.ThenBy(p => p.LowestPrice)
                       .Select(p => p);

which you can obtain using the query syntax by

var products = from p in _context.Products
               where p.ProductTypeId == 1
               orderby p.LowestPrice.HasValue descending,
                       p.LowestPrice
               select p;

For details of the translations from query syntax to method calls, see the language specification. Seriously. Read it.

1
  • 4
    +1 or just ... don't write the LINQ query syntax :) Good explanation nonetheless
    – sehe
    Commented Jun 23, 2011 at 23:12
37

The solution for string values is really weird:

.OrderBy(f => f.SomeString == null).ThenBy(f => f.SomeString) 

The only reason that works is because the first expression, OrderBy(), sort bool values: true/false. false result go first follow by the true result (nullables) and ThenBy() sort the non-null values alphabetically.

e.g.: [null, "coconut", null, "apple", "strawberry"]
First sort: ["coconut", "apple", "strawberry", null, null]
Second sort: ["apple", "coconut", "strawberry", null, null]
So, I prefer doing something more readable such as this:
.OrderBy(f => f.SomeString ?? "z")

If SomeString is null, it will be replaced by "z" and then sort everything alphabetically.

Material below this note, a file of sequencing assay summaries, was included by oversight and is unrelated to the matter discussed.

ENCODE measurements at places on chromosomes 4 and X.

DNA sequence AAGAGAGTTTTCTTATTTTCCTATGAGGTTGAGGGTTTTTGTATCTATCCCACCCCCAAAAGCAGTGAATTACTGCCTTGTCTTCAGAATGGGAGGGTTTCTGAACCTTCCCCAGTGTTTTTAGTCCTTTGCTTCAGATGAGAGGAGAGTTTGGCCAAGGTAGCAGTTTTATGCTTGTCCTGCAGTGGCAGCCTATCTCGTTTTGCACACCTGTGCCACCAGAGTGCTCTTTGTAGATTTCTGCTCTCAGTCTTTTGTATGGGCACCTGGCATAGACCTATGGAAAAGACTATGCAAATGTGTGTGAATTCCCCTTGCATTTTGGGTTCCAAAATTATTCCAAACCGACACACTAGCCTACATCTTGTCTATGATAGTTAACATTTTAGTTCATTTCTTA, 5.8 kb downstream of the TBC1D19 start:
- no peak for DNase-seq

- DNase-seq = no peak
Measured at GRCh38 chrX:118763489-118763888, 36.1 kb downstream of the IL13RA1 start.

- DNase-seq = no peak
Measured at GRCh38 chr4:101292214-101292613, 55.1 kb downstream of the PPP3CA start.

NOTE: This is not an ultimate solution since "z" goes first than z-values like zebra.

UPDATE 9/6/2016 - About @jornhd comment, it is really a good solution, but it still a little complex, so I will recommend to wrap it in a Extension class, such as this:

public static class MyExtensions
{
    public static IOrderedEnumerable<T> NullableOrderBy<T>(this IEnumerable<T> list, Func<T, string> keySelector)
    {
        return list.OrderBy(v => keySelector(v) != null ? 0 : 1).ThenBy(keySelector);
    }
}

And simple use it like:

var sortedList = list.NullableOrderBy(f => f.SomeString);
1
  • 2
    I think this is more readable, without the nasty constant: .OrderBy(f => f.SomeString != null ? 0 : 1).ThenBy(f => f.SomeString)
    – jornhd
    Commented May 4, 2016 at 11:44
19

I have another option in this situation. My list is objList, and I have to order but nulls must be in the end. my decision:

var newList = objList.Where(m=>m.Column != null)
                     .OrderBy(m => m.Column)
                     .Concat(objList.where(m=>m.Column == null));
3
  • This can work in scenarios where one wants result with other values like 0 in place of null. Commented Sep 1, 2016 at 9:24
  • Yes. Just replace null to 0. Commented Sep 1, 2016 at 13:04
  • this is the only answer that worked for me, the rest kept the nulls in the beginning of the list.
    – BMills
    Commented Aug 15, 2019 at 10:45
16

my decision:

Array=_context.Products.OrderBy(p=>p.Val ?? float.MaxValue)

This will treat a NULL value as float.MaxValue for the sorting only, which will put nulls at the end of the list, allowing us to order ascending excluding the nulls

0
14